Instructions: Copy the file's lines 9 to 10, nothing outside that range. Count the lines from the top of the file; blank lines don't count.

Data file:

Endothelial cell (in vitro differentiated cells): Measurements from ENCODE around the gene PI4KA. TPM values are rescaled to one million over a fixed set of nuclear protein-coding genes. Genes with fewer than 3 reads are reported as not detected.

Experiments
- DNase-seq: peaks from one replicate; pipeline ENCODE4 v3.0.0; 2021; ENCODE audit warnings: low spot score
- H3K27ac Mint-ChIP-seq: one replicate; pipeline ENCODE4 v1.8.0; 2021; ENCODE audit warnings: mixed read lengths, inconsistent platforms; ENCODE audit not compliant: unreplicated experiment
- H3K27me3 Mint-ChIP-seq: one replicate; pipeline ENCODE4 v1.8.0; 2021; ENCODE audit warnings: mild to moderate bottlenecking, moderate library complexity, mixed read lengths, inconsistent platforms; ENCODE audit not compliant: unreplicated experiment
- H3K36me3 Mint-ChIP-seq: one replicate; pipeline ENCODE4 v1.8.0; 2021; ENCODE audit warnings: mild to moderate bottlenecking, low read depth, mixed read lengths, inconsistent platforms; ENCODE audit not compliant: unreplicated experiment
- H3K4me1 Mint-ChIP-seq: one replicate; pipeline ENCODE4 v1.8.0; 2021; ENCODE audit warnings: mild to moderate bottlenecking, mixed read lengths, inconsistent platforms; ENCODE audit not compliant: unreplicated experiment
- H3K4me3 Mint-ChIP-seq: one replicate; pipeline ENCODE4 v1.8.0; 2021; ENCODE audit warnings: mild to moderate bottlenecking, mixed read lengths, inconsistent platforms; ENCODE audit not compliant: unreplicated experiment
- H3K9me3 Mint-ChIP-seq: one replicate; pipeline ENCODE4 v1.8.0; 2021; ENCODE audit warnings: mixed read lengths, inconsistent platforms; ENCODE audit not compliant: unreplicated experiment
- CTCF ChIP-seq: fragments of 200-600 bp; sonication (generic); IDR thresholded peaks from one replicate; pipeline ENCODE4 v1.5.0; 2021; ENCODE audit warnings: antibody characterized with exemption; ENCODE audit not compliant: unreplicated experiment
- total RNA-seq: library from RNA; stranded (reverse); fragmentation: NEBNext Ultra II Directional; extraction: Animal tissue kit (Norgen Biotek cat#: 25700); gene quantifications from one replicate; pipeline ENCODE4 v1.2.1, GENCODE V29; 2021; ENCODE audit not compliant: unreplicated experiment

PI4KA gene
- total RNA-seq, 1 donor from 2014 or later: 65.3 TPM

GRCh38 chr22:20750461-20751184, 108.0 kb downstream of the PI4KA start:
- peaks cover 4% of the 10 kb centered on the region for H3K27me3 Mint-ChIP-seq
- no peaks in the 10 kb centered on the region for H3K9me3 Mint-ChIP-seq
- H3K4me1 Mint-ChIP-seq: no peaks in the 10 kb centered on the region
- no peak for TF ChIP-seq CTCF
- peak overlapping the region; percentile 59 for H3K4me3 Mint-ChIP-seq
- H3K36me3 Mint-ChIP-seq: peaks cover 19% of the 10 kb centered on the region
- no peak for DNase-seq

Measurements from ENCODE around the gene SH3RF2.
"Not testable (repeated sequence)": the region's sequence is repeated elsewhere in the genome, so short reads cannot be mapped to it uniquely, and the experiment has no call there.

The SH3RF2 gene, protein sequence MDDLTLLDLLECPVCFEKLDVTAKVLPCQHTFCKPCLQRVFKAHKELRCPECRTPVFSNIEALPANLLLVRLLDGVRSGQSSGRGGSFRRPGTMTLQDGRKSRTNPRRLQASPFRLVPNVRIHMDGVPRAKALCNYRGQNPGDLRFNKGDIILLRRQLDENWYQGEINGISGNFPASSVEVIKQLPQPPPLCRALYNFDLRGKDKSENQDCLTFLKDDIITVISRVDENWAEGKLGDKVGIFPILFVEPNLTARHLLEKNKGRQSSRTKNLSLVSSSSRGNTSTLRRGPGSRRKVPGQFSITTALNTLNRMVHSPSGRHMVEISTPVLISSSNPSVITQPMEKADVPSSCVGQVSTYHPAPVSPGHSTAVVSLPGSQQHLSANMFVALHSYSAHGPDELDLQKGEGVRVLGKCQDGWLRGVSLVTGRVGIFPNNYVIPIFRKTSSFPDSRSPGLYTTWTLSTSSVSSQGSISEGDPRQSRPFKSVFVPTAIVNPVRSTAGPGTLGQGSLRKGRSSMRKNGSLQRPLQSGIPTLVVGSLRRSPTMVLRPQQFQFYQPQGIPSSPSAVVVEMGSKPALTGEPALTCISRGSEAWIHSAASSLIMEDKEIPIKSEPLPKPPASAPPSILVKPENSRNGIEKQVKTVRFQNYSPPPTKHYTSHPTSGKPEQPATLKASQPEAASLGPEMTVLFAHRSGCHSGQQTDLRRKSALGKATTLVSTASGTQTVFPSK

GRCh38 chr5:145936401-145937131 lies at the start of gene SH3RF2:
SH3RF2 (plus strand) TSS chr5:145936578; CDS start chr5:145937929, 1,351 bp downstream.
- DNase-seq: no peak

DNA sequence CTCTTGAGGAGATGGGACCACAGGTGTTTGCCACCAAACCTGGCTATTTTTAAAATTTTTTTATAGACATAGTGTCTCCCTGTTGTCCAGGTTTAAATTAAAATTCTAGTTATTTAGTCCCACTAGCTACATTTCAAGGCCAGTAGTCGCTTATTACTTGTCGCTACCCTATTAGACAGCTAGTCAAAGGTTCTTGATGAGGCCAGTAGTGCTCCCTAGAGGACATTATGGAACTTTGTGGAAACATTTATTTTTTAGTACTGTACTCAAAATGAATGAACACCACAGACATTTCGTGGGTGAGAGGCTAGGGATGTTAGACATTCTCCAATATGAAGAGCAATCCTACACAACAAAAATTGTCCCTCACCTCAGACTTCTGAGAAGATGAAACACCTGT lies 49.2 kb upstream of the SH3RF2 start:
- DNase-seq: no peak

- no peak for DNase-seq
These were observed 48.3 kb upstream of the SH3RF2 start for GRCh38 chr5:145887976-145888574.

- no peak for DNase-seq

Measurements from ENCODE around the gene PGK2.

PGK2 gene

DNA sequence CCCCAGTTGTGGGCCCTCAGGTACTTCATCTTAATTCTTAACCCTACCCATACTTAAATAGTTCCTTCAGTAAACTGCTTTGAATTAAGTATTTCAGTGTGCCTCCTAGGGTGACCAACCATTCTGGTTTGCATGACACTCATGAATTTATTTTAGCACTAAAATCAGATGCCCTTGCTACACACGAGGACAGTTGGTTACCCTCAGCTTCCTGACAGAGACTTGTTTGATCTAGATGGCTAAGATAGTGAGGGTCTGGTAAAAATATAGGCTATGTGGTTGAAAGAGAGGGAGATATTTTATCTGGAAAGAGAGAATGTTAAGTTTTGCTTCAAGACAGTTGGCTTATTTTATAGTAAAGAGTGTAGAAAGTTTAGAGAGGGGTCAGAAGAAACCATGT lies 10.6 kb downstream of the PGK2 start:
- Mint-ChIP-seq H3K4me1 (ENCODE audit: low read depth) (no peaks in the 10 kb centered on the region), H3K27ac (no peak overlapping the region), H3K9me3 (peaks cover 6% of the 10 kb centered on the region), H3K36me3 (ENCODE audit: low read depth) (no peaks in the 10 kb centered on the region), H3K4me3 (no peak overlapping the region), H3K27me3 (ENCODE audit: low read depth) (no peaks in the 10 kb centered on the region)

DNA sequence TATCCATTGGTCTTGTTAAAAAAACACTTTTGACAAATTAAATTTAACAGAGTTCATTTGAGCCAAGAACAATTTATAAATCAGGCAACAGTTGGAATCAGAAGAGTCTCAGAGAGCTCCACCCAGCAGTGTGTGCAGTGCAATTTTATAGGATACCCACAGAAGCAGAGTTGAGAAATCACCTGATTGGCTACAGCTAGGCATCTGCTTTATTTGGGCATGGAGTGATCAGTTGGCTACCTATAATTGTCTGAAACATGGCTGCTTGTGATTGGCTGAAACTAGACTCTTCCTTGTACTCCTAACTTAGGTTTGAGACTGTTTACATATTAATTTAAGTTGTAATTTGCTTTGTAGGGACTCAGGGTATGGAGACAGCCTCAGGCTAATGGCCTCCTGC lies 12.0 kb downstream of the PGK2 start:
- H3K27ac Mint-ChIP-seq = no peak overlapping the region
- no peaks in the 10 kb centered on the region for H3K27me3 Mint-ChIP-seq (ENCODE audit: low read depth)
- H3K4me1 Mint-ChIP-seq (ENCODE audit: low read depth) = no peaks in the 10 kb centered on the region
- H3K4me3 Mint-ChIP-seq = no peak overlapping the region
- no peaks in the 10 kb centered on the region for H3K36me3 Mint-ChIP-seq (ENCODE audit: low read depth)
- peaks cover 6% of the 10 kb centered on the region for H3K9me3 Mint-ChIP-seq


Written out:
- H3K9me3 Mint-ChIP-seq: one replicate; pipeline ENCODE4 v1.8.0; 2021; ENCODE audit warnings: mixed read lengths, inconsistent platforms; ENCODE audit not compliant: unreplicated experiment
- CTCF ChIP-seq: fragments of 200-600 bp; sonication (generic); IDR thresholded peaks from one replicate; pipeline ENCODE4 v1.5.0; 2021; ENCODE audit warnings: antibody characterized with exemption; ENCODE audit not compliant: unreplicated experiment